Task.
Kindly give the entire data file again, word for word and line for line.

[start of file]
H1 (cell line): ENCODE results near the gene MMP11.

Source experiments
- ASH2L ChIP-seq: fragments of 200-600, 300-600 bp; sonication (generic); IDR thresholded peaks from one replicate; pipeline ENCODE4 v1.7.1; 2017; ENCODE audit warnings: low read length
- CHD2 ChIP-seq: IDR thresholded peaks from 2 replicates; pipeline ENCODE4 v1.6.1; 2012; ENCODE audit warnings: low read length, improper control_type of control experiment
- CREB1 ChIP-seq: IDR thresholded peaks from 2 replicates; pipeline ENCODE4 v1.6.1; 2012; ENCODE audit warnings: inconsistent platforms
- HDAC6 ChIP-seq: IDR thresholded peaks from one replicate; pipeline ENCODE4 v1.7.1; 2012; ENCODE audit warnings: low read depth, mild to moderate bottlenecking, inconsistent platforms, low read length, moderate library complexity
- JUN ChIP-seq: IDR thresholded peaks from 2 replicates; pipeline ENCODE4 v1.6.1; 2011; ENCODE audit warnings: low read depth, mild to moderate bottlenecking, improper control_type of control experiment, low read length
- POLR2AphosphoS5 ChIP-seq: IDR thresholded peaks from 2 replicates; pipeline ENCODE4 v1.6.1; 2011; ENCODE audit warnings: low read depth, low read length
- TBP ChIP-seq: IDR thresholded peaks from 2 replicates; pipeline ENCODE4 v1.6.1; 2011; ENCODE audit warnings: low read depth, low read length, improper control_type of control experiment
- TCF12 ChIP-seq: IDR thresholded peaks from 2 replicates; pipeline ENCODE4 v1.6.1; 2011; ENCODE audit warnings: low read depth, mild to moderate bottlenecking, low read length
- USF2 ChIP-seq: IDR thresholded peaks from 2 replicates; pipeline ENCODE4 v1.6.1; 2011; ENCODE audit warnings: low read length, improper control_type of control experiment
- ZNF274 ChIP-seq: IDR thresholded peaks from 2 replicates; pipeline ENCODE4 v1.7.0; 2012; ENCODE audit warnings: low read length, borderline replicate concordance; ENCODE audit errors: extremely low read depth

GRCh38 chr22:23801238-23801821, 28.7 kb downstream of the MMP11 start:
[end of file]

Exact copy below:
H1 (cell line): ENCODE results near the gene MMP11.

Source experiments
- ASH2L ChIP-seq: fragments of 200-600, 300-600 bp; sonication (generic); IDR thresholded peaks from one replicate; pipeline ENCODE4 v1.7.1; 2017; ENCODE audit warnings: low read length
- CHD2 ChIP-seq: IDR thresholded peaks from 2 replicates; pipeline ENCODE4 v1.6.1; 2012; ENCODE audit warnings: low read length, improper control_type of control experiment
- CREB1 ChIP-seq: IDR thresholded peaks from 2 replicates; pipeline ENCODE4 v1.6.1; 2012; ENCODE audit warnings: inconsistent platforms
- HDAC6 ChIP-seq: IDR thresholded peaks from one replicate; pipeline ENCODE4 v1.7.1; 2012; ENCODE audit warnings: low read depth, mild to moderate bottlenecking, inconsistent platforms, low read length, moderate library complexity
- JUN ChIP-seq: IDR thresholded peaks from 2 replicates; pipeline ENCODE4 v1.6.1; 2011; ENCODE audit warnings: low read depth, mild to moderate bottlenecking, improper control_type of control experiment, low read length
- POLR2AphosphoS5 ChIP-seq: IDR thresholded peaks from 2 replicates; pipeline ENCODE4 v1.6.1; 2011; ENCODE audit warnings: low read depth, low read length
- TBP ChIP-seq: IDR thresholded peaks from 2 replicates; pipeline ENCODE4 v1.6.1; 2011; ENCODE audit warnings: low read depth, low read length, improper control_type of control experiment
- TCF12 ChIP-seq: IDR thresholded peaks from 2 replicates; pipeline ENCODE4 v1.6.1; 2011; ENCODE audit warnings: low read depth, mild to moderate bottlenecking, low read length
- USF2 ChIP-seq: IDR thresholded peaks from 2 replicates; pipeline ENCODE4 v1.6.1; 2011; ENCODE audit warnings: low read length, improper control_type of control experiment
- ZNF274 ChIP-seq: IDR thresholded peaks from 2 replicates; pipeline ENCODE4 v1.7.0; 2012; ENCODE audit warnings: low read length, borderline replicate concordance; ENCODE audit errors: extremely low read depth

GRCh38 chr22:23801238-23801821, 28.7 kb downstream of the MMP11 start: